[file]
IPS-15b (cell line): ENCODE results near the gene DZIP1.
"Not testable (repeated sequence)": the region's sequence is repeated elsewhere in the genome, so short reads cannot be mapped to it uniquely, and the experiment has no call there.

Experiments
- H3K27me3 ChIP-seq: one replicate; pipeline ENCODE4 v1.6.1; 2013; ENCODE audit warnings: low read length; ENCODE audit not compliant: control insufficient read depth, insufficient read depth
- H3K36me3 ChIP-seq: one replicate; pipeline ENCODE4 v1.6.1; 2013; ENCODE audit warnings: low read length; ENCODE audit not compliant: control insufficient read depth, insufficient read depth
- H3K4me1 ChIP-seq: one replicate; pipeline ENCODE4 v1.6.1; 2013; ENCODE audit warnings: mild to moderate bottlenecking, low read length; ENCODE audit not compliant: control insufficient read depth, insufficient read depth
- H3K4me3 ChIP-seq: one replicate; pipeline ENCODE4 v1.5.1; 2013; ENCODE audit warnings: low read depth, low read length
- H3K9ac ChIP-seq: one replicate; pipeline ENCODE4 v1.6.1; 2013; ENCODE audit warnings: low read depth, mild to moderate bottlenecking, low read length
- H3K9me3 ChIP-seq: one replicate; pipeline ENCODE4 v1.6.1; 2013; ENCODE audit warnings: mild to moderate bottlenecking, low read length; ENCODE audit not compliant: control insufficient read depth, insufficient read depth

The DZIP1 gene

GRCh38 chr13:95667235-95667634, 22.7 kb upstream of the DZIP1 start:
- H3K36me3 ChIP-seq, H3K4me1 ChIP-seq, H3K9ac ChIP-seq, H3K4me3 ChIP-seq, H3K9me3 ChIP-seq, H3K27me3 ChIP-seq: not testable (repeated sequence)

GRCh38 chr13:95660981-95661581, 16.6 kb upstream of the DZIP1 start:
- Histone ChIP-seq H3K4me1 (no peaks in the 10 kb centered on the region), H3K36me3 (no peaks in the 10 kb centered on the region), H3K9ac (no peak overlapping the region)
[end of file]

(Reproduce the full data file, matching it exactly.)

IPS-15b (cell line): ENCODE results near the gene DZIP1.
"Not testable (repeated sequence)": the region's sequence is repeated elsewhere in the genome, so short reads cannot be mapped to it uniquely, and the experiment has no call there.

Experiments
- H3K27me3 ChIP-seq: one replicate; pipeline ENCODE4 v1.6.1; 2013; ENCODE audit warnings: low read length; ENCODE audit not compliant: control insufficient read depth, insufficient read depth
- H3K36me3 ChIP-seq: one replicate; pipeline ENCODE4 v1.6.1; 2013; ENCODE audit warnings: low read length; ENCODE audit not compliant: control insufficient read depth, insufficient read depth
- H3K4me1 ChIP-seq: one replicate; pipeline ENCODE4 v1.6.1; 2013; ENCODE audit warnings: mild to moderate bottlenecking, low read length; ENCODE audit not compliant: control insufficient read depth, insufficient read depth
- H3K4me3 ChIP-seq: one replicate; pipeline ENCODE4 v1.5.1; 2013; ENCODE audit warnings: low read depth, low read length
- H3K9ac ChIP-seq: one replicate; pipeline ENCODE4 v1.6.1; 2013; ENCODE audit warnings: low read depth, mild to moderate bottlenecking, low read length
- H3K9me3 ChIP-seq: one replicate; pipeline ENCODE4 v1.6.1; 2013; ENCODE audit warnings: mild to moderate bottlenecking, low read length; ENCODE audit not compliant: control insufficient read depth, insufficient read depth

The DZIP1 gene

GRCh38 chr13:95667235-95667634, 22.7 kb upstream of the DZIP1 start:
- H3K36me3 ChIP-seq, H3K4me1 ChIP-seq, H3K9ac ChIP-seq, H3K4me3 ChIP-seq, H3K9me3 ChIP-seq, H3K27me3 ChIP-seq: not testable (repeated sequence)

GRCh38 chr13:95660981-95661581, 16.6 kb upstream of the DZIP1 start:
- Histone ChIP-seq H3K4me1 (no peaks in the 10 kb centered on the region), H3K36me3 (no peaks in the 10 kb centered on the region), H3K9ac (no peak overlapping the region)